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NFL draft prospect Janarion Grant is the most electric athlete I’ve covered

The former Pasco High star should get NFL looks as a return specialist, where he'll shine.
Former Pasco High star Janarion Grant will get plenty of NFL looks in the coming weeks. (Eve Edelheit, Times)
Former Pasco High star Janarion Grant will get plenty of NFL looks in the coming weeks. (Eve Edelheit, Times)
Published Apr. 9, 2018

The move was undeniably clever.

Pasco High was playing Fivay with first place in the district at stake. Pasco's star player had been out with a broken hand, so the team disguised him in warmups by putting him in a different numbered jersey and hiding his dreadlocks in a skull cap.

Clever, but completely unnecessary.

Once Janarion Grant touched the ball, he was unmistakable. He's the most electric high school athlete I've ever seen.

Grant was a two-time North Suncoast player of the year, and his 77 high school touchdowns were believed to be a North Suncoast record. What was even more impressive is how the 5-foot-9, 177-pound Grant did all that — by doing everything.

He could run. He could throw. He could catch and intercept and juke and spin. In his dramatic return against Fivay, Grant accounted for five total touchdowns four different ways (rush, catch, pass and interception) in a 34-point blowout. He would have had a kickoff return in there, too, except it was brought back because of penalty. It was one of the best performances I've covered — and it was completely expected, because Grant was that good.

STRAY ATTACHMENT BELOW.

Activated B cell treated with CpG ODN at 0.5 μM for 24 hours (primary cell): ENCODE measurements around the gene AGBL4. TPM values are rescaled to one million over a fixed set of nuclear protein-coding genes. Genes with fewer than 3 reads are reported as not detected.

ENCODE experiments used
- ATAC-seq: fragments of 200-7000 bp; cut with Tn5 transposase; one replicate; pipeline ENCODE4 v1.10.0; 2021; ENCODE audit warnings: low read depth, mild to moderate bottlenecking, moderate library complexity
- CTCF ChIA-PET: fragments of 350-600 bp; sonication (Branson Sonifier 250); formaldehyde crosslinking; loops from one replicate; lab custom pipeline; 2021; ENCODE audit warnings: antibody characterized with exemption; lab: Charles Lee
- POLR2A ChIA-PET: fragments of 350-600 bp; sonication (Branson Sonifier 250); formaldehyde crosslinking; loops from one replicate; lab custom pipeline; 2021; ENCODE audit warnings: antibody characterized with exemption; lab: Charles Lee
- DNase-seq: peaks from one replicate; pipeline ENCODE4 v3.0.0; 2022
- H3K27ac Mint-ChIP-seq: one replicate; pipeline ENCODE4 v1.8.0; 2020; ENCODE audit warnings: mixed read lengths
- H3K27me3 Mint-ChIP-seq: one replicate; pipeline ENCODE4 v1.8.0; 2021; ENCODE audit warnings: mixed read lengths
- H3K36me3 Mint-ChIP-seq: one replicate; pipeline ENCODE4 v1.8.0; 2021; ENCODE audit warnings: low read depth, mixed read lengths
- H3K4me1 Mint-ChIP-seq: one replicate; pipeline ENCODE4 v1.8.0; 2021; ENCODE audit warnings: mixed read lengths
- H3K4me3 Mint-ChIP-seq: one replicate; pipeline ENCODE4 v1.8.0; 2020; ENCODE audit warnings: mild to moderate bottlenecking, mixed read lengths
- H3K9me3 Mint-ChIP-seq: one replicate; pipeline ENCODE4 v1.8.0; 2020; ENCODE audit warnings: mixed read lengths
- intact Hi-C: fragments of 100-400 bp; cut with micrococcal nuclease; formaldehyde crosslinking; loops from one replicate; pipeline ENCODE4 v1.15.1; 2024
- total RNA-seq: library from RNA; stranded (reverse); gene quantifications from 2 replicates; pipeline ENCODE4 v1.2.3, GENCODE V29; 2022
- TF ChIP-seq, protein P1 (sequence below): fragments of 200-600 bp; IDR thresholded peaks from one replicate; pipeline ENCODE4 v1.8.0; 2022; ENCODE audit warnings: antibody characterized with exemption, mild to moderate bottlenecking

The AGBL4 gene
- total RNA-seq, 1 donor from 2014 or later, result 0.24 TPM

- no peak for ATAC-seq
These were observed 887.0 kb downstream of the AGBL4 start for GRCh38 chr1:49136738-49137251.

He wasn't a star sprinter (he was, however, a state champion long jumper), but Grant could still outrun everyone on the field. He carried that with him to Rutgers, where his first college touch was a 100-yard kickoff return for a score against Fresno State.

Of course it was.

All of which makes it a little surprising that you won't find the receiver/returner on NFL mock drafts. The Tampa Bay area could have a large draft class — at least seven former local high school stars seem like sure-fire picks — but Grant might not be among them.

Maybe he would have been, if he hadn't injured his ankle at Rutgers in 2016, or if he had been fully healthy as a redshirt senior last fall. Instead, he finished his college career with four touchdown rushes and two touchdown catches.

Even if he's not drafted, Grant will get a shot at becoming the latest member of his family to make it to the league (uncles Troy and Darren Hambrick played in the NFL, and cousin Jacob Pugh is a draft prospect out of Florida State).

A possible comparison is another undersized North Suncoast alum, Matt Breida. He wasn't drafted last year, but he still finished as the 49ers' No. 2 rusher.

Grant's best hope of making an NFL roster might be on special teams, which is fine. He's Rutgers' all-time leader in kickoff return yards (2,857), and his eight combined kickoff/punt return touchdowns are tied for the most in NCAA history.

Once Grant gets into an NFL camp, I expect him to hang around for a long time. His talent has always been impossible to hide.


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